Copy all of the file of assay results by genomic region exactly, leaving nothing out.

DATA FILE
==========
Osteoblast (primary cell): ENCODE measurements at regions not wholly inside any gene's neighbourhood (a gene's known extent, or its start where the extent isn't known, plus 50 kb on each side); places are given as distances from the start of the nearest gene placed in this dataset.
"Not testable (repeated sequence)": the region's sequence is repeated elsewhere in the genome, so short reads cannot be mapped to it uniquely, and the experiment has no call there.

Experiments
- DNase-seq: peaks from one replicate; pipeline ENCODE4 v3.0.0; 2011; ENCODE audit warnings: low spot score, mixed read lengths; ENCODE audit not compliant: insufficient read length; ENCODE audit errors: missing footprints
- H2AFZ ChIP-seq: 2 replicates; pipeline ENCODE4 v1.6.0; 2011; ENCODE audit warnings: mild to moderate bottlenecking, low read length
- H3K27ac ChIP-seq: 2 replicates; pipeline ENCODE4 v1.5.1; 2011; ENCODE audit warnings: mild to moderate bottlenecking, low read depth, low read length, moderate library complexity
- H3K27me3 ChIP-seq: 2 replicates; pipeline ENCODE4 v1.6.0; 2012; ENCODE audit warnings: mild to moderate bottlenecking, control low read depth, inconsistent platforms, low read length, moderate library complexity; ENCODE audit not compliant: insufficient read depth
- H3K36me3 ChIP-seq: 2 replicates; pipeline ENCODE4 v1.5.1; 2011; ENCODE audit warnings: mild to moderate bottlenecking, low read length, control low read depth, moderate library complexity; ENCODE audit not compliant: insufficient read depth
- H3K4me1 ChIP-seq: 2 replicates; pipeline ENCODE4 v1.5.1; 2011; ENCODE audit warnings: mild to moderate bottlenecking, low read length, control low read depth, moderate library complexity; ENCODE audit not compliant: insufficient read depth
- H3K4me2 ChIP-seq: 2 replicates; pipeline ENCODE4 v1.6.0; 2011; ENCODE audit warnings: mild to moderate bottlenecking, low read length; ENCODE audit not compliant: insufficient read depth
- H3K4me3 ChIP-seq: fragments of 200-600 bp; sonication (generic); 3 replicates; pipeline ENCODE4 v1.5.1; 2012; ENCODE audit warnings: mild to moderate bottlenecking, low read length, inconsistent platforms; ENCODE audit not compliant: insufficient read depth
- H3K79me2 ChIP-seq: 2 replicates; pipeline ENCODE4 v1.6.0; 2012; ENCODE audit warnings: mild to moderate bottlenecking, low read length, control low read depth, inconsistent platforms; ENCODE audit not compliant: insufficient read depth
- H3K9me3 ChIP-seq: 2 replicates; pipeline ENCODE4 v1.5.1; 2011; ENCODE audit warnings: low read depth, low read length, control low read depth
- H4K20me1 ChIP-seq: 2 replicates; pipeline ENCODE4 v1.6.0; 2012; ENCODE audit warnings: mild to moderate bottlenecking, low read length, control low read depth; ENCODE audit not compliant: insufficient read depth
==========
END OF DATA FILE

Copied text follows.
Osteoblast (primary cell): ENCODE measurements at regions not wholly inside any gene's neighbourhood (a gene's known extent, or its start where the extent isn't known, plus 50 kb on each side); places are given as distances from the start of the nearest gene placed in this dataset.
"Not testable (repeated sequence)": the region's sequence is repeated elsewhere in the genome, so short reads cannot be mapped to it uniquely, and the experiment has no call there.

Experiments
- DNase-seq: peaks from one replicate; pipeline ENCODE4 v3.0.0; 2011; ENCODE audit warnings: low spot score, mixed read lengths; ENCODE audit not compliant: insufficient read length; ENCODE audit errors: missing footprints
- H2AFZ ChIP-seq: 2 replicates; pipeline ENCODE4 v1.6.0; 2011; ENCODE audit warnings: mild to moderate bottlenecking, low read length
- H3K27ac ChIP-seq: 2 replicates; pipeline ENCODE4 v1.5.1; 2011; ENCODE audit warnings: mild to moderate bottlenecking, low read depth, low read length, moderate library complexity
- H3K27me3 ChIP-seq: 2 replicates; pipeline ENCODE4 v1.6.0; 2012; ENCODE audit warnings: mild to moderate bottlenecking, control low read depth, inconsistent platforms, low read length, moderate library complexity; ENCODE audit not compliant: insufficient read depth
- H3K36me3 ChIP-seq: 2 replicates; pipeline ENCODE4 v1.5.1; 2011; ENCODE audit warnings: mild to moderate bottlenecking, low read length, control low read depth, moderate library complexity; ENCODE audit not compliant: insufficient read depth
- H3K4me1 ChIP-seq: 2 replicates; pipeline ENCODE4 v1.5.1; 2011; ENCODE audit warnings: mild to moderate bottlenecking, low read length, control low read depth, moderate library complexity; ENCODE audit not compliant: insufficient read depth
- H3K4me2 ChIP-seq: 2 replicates; pipeline ENCODE4 v1.6.0; 2011; ENCODE audit warnings: mild to moderate bottlenecking, low read length; ENCODE audit not compliant: insufficient read depth
- H3K4me3 ChIP-seq: fragments of 200-600 bp; sonication (generic); 3 replicates; pipeline ENCODE4 v1.5.1; 2012; ENCODE audit warnings: mild to moderate bottlenecking, low read length, inconsistent platforms; ENCODE audit not compliant: insufficient read depth
- H3K79me2 ChIP-seq: 2 replicates; pipeline ENCODE4 v1.6.0; 2012; ENCODE audit warnings: mild to moderate bottlenecking, low read length, control low read depth, inconsistent platforms; ENCODE audit not compliant: insufficient read depth
- H3K9me3 ChIP-seq: 2 replicates; pipeline ENCODE4 v1.5.1; 2011; ENCODE audit warnings: low read depth, low read length, control low read depth
- H4K20me1 ChIP-seq: 2 replicates; pipeline ENCODE4 v1.6.0; 2012; ENCODE audit warnings: mild to moderate bottlenecking, low read length, control low read depth; ENCODE audit not compliant: insufficient read depth